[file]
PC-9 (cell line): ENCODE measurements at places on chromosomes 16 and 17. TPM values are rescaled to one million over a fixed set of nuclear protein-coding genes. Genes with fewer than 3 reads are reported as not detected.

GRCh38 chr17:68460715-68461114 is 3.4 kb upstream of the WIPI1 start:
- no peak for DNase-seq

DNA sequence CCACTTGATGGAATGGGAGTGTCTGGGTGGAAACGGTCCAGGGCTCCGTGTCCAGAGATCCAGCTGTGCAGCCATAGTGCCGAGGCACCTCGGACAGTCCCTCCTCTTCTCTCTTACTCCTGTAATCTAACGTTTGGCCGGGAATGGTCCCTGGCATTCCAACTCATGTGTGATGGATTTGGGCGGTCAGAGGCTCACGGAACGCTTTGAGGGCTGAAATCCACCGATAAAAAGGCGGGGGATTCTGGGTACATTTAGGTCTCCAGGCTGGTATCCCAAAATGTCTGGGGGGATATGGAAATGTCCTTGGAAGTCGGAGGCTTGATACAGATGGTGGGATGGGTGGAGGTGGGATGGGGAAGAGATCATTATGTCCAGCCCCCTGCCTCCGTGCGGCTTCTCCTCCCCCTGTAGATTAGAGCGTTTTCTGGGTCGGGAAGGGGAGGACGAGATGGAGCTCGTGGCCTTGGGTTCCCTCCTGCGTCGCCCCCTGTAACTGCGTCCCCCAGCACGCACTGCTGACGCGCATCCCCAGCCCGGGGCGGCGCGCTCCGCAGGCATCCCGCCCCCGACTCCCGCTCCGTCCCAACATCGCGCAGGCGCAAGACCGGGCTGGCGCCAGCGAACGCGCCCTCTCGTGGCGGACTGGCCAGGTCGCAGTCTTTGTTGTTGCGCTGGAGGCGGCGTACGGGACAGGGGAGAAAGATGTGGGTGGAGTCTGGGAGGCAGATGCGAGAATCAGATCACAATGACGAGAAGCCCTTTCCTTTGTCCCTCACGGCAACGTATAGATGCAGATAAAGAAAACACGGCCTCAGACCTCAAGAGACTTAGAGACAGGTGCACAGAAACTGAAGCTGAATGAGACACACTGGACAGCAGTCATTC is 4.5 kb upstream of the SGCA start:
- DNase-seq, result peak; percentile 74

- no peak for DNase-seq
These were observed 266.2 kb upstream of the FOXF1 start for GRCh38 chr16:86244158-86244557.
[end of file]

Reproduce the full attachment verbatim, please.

PC-9 (cell line): ENCODE measurements at places on chromosomes 16 and 17. TPM values are rescaled to one million over a fixed set of nuclear protein-coding genes. Genes with fewer than 3 reads are reported as not detected.

GRCh38 chr17:68460715-68461114 is 3.4 kb upstream of the WIPI1 start:
- no peak for DNase-seq

DNA sequence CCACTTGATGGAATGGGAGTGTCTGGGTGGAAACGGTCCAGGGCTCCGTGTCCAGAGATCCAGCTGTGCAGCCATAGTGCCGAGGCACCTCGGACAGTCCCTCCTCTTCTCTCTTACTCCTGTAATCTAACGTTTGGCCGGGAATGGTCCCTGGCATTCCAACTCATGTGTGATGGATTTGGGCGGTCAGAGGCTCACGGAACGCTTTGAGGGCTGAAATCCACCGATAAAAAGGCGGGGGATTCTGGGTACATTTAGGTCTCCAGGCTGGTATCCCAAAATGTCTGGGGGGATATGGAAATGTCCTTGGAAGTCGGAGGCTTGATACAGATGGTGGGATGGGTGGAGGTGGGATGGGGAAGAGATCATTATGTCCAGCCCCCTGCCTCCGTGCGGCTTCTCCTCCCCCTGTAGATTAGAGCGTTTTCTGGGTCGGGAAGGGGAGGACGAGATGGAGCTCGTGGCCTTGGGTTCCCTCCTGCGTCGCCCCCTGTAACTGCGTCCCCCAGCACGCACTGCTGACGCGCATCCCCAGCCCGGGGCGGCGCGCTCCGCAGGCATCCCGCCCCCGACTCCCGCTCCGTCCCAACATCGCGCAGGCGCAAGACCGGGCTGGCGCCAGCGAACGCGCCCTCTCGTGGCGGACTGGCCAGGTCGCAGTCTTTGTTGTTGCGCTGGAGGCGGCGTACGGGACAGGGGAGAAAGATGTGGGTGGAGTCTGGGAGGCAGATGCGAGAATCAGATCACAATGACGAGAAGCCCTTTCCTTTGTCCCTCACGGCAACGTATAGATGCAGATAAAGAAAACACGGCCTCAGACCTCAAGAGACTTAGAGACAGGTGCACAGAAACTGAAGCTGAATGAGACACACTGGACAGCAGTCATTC is 4.5 kb upstream of the SGCA start:
- DNase-seq, result peak; percentile 74

- no peak for DNase-seq
These were observed 266.2 kb upstream of the FOXF1 start for GRCh38 chr16:86244158-86244557.